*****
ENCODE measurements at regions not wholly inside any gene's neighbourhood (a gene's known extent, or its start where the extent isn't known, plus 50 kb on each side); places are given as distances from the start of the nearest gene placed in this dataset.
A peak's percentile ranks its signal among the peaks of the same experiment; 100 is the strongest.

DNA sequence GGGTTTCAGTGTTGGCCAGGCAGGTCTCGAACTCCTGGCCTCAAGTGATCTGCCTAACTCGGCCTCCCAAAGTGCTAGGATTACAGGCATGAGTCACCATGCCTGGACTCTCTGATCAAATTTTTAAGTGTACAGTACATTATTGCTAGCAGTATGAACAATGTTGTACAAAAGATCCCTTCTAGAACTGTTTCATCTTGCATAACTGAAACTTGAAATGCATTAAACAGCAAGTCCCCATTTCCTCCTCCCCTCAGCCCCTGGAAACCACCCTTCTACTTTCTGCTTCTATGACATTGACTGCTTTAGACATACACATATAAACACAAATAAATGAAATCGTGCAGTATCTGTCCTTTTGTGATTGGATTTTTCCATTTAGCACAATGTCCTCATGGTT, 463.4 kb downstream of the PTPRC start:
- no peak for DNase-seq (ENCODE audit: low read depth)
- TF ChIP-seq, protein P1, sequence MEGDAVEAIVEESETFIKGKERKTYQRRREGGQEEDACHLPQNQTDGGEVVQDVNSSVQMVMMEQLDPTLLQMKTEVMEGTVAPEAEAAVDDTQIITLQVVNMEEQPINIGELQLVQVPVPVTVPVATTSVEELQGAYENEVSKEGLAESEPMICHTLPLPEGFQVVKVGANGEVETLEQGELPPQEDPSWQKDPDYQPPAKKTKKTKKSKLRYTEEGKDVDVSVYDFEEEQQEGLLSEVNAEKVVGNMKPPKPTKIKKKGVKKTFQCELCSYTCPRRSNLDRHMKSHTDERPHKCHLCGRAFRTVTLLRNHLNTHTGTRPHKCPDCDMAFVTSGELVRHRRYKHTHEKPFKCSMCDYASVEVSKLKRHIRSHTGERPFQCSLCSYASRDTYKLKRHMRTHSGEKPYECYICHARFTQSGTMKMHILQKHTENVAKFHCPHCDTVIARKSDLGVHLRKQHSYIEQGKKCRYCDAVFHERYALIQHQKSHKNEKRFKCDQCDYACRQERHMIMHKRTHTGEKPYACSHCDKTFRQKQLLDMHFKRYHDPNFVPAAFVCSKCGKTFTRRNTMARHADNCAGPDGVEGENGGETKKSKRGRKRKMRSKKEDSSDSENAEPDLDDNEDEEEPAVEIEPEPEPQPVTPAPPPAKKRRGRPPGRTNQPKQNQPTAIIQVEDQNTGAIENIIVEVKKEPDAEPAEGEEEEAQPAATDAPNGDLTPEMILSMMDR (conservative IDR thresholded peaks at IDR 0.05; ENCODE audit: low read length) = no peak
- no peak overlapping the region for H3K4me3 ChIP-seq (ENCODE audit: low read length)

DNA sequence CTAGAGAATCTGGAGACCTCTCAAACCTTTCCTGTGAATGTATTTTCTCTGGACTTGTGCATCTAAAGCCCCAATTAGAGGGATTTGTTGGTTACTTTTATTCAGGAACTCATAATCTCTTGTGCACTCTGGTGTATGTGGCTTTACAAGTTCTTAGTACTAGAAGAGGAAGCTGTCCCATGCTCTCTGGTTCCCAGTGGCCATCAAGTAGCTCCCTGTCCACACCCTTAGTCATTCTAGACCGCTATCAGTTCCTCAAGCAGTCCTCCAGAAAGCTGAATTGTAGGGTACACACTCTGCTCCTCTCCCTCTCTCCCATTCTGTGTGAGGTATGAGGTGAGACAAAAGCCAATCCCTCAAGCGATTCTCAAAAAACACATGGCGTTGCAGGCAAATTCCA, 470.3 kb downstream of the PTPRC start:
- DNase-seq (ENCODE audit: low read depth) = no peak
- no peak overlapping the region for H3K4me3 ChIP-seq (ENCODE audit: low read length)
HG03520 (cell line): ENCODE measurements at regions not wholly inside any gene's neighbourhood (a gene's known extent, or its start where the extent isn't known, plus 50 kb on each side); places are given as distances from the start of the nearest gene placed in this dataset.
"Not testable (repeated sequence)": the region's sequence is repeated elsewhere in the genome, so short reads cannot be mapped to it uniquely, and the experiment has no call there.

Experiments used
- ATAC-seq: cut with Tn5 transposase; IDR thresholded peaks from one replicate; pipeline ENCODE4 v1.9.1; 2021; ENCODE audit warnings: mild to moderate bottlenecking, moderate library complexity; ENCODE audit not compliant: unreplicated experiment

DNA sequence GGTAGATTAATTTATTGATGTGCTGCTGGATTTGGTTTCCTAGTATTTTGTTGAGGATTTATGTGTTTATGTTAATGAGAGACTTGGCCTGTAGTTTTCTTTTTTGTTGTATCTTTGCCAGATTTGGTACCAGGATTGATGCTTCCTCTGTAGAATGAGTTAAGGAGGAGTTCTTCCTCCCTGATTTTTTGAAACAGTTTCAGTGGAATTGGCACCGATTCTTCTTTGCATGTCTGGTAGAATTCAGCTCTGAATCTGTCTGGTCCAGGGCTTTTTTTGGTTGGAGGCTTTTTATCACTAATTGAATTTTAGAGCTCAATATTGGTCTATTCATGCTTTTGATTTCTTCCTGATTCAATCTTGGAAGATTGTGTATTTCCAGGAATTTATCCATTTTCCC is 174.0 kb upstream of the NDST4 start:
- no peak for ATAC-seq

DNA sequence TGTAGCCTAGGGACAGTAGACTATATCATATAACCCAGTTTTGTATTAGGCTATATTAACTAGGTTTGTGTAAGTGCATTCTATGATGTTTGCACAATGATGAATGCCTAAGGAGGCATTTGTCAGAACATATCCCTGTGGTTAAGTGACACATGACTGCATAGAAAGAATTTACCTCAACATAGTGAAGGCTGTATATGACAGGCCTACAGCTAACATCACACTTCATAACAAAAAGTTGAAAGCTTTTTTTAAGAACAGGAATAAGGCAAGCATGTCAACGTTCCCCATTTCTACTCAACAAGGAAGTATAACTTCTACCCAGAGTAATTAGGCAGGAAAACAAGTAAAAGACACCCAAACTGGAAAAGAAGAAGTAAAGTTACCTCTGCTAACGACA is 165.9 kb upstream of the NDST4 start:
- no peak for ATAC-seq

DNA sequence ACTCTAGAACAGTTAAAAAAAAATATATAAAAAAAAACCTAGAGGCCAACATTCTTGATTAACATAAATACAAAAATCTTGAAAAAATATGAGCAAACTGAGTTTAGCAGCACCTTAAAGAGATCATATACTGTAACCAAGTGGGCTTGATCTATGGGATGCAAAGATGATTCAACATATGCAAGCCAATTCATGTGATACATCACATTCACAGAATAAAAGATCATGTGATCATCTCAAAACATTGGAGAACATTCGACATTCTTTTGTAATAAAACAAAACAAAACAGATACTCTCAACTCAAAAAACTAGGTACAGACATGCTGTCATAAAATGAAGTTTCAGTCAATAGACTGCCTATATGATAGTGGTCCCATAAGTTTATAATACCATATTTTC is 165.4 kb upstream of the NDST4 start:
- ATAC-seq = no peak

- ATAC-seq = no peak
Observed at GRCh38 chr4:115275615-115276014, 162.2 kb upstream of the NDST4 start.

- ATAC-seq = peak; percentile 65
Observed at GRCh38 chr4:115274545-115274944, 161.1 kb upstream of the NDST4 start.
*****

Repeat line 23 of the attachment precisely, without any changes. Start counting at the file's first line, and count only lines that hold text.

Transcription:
Observed at GRCh38 chr4:115274545-115274944, 161.1 kb upstream of the NDST4 start.